This is a companion to my November 2020 Ballot spreadsheet I’ve shared. It explains how to use my spreadsheet as a voter guide.

Every election, I release my ballot and endorsement spreadsheet to help my friends and family navigate the often-complicated process of deciding how to vote (in CA, and especially in SF, since that’s where I vote). This time, I wanted to give you a companion guide to help you use it effectively. Pick your approach based on your civic time commitment:

I want to decide my votes in an hour

That’s not much time! With over 33 items on the ballot — and a couple of those are “choose up to four” boxes — you’ll have less than 2 minutes to consider each item. …

(a guide for visitors and newbies, from a transplant)

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You’re about to bike across this bad boy/girl/gender-neutral-bridge.

The Schedule

7:30am: Kick off the day by renting a bike and heading across the Golden Gate Bridge. Watch the bridge emerge out of the fog, then work your way up Hawk Hill in Marin and enjoy the view before turning around and biking back to the city.

10am: Eat an outdoor brunch in the heart of the famously-gay Castro at Café Flore, with bottomless mimosas if that’s your vibe. Alternative brunch options include Kitchen Story or Mission Beach Cafe. Expect a wait for all of these if it’s a weekend, so show up at 10am or earlier to dodge the crowds.

11am: Walk to Dolores Park and spend some time sitting in the sun, people-watching and enjoying the beautiful outdoors. Bring a frisbee and toss it around. …

When your cents got that much in common, And you been hustling since your inception, Fuck perceptiongo with what makes sense.


I hated the shower at my last house. Every time I turned it on, it would be too hot or too cold. The damn thing seemed to try as hard it could to avoid an appropriate water temperature in which I might clean myself.

And yet, if I had asked any plumber to find problems, I am sure they would have found none. They might have checked the pipes, checked the water heater, checked the attachments… but the problem here was so simple that I doubt a qualified plumber would have found it. …

You movin’ backwards if you suggest that you sleep with a Tec Go buy a chopper and have a doctor on speed dial, I guess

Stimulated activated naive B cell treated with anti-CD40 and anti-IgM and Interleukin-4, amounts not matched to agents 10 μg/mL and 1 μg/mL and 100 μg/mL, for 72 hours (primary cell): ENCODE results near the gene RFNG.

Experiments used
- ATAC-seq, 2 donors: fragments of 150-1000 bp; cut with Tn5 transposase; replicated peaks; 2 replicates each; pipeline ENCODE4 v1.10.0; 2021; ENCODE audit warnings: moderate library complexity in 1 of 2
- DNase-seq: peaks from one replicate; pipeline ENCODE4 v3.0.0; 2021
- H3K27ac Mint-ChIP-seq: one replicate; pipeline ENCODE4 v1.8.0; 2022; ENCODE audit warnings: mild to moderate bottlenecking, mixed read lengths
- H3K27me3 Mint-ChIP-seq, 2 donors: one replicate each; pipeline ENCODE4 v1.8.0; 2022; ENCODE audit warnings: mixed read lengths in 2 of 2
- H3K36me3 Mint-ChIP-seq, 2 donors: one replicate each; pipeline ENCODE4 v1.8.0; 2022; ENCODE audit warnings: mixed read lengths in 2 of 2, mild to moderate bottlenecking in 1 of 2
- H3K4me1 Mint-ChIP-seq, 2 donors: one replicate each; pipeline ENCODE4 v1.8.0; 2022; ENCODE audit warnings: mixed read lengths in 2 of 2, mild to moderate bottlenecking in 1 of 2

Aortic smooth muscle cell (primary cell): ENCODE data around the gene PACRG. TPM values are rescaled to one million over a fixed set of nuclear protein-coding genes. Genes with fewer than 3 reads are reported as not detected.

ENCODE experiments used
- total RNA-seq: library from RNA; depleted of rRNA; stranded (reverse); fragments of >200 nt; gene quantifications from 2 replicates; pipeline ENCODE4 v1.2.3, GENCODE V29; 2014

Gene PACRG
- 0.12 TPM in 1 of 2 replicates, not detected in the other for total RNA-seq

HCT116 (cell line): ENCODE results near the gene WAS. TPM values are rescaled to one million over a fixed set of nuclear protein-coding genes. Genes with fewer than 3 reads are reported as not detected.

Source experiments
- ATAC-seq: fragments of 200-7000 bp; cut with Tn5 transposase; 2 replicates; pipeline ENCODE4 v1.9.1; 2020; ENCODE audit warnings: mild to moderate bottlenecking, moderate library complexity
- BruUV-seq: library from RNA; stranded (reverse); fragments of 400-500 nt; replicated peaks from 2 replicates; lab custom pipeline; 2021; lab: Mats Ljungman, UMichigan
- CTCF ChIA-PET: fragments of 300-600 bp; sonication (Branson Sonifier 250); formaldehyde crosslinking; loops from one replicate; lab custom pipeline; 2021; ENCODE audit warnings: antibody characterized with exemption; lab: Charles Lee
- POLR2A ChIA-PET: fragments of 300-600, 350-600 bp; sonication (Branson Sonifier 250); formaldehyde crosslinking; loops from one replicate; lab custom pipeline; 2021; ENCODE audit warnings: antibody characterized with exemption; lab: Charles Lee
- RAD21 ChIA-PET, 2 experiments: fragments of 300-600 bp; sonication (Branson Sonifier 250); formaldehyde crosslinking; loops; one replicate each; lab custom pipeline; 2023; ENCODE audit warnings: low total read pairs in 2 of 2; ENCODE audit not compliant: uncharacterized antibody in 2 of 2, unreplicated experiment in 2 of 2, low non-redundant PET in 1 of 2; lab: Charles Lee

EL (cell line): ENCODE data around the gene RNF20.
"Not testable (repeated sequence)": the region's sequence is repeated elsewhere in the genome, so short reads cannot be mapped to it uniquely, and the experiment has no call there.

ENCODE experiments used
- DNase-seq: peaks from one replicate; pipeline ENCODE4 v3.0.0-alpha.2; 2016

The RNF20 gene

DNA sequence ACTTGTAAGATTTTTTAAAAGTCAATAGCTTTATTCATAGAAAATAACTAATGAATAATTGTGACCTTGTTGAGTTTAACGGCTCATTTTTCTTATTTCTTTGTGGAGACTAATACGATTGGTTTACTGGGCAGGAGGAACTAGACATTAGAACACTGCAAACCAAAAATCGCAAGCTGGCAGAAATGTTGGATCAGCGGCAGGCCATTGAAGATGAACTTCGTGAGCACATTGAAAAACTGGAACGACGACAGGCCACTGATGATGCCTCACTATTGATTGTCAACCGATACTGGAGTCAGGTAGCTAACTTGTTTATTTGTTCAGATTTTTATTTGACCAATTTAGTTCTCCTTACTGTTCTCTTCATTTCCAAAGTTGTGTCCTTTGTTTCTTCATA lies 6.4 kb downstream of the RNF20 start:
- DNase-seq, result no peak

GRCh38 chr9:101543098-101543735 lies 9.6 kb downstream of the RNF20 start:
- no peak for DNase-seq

-Kendrick Lamar

I first dove into the issue of gun control after the Virginia Tech shootings in 2007. I did my reading and went through the standard arguments for and against gun control. While I found plenty of interesting debate points, I couldn’t understand why the complex tragedy at Virginia Tech was so simply and completely tied to this argument. Surely there are larger problems with a mass murder than the choice of weapon?

Now, with the Aurora and Sandy Hook tragedies bringing the issue to the forefront yet again, it’s time for us as a nation to think beyond the gun control debate. This isn’t to say we shouldn’t pass gun control laws. But it is distracting and deceptive to make gun control the primary battleground of television pundits, blog comment sections, and Facebook news feeds. The problem with Aurora, with Sandy Hook, and with Virginia Tech is simply that one deranged person murdered so many others. To focus solely on the method of the murder is to miss the forest for one single tree. …

When I was in the 3rd grade I thought that I was gay Cause I could draw, my uncle was And I kept my room straight


When Macklemore wrote the above lines, they were almost certainly intended as a critique of stereotyping. And it’s easy to criticize the practice, which has long terrorized people born into oppressed classes. Life seems to throw us counterexamples of stereotypes all the time: “I know a straight man that likes Britney Spears! I know a white guy who can jump!”

But we often forget the positive value of stereotyping (maybe we should call it grouping, since the word “stereotype” has acquired such a negative connotation). Humans developed the ability to make broad observations and apply them to groups because it’s a necessary skill for survival, and has been for our entire time in existence as a species. No, not every tiger wants to eat us, but enough of them do that it’s worth developing a mental association of “large orange and black striped cat” to “dangerous beast we should avoid.” If we couldn’t do that, then we would wait for each tiger to demonstrate that it was interested in eating us before we started running — not a good method for survival. …

I used to write rhymes, all day and all night
While you were playing PlayStation, my pencil was erasing lines

–Kendrick Lamar

I write every day, from a few lines of text on a light day to a thousand in a rare all-night burst of inspiration. But I hardly ever write in English. I spend my time working with JavaScript, a programming “language” which involves many curly braces but very few articles or adverbs. Each “statement” is evaluated by a computer and transformed into a series of actions. Its adherence to proper syntax exceeds that of the strictest grammar teacher, and it chastises me harshly when I bend the rules. Programming is a functional art, and there is little room for flourishes of fancy. Sometimes I crave something a little less practical, a little more personal. …


Charlie Stigler

Co-founder @Zaption, developer behind SelfControl. Interested in education, technology, and equality.

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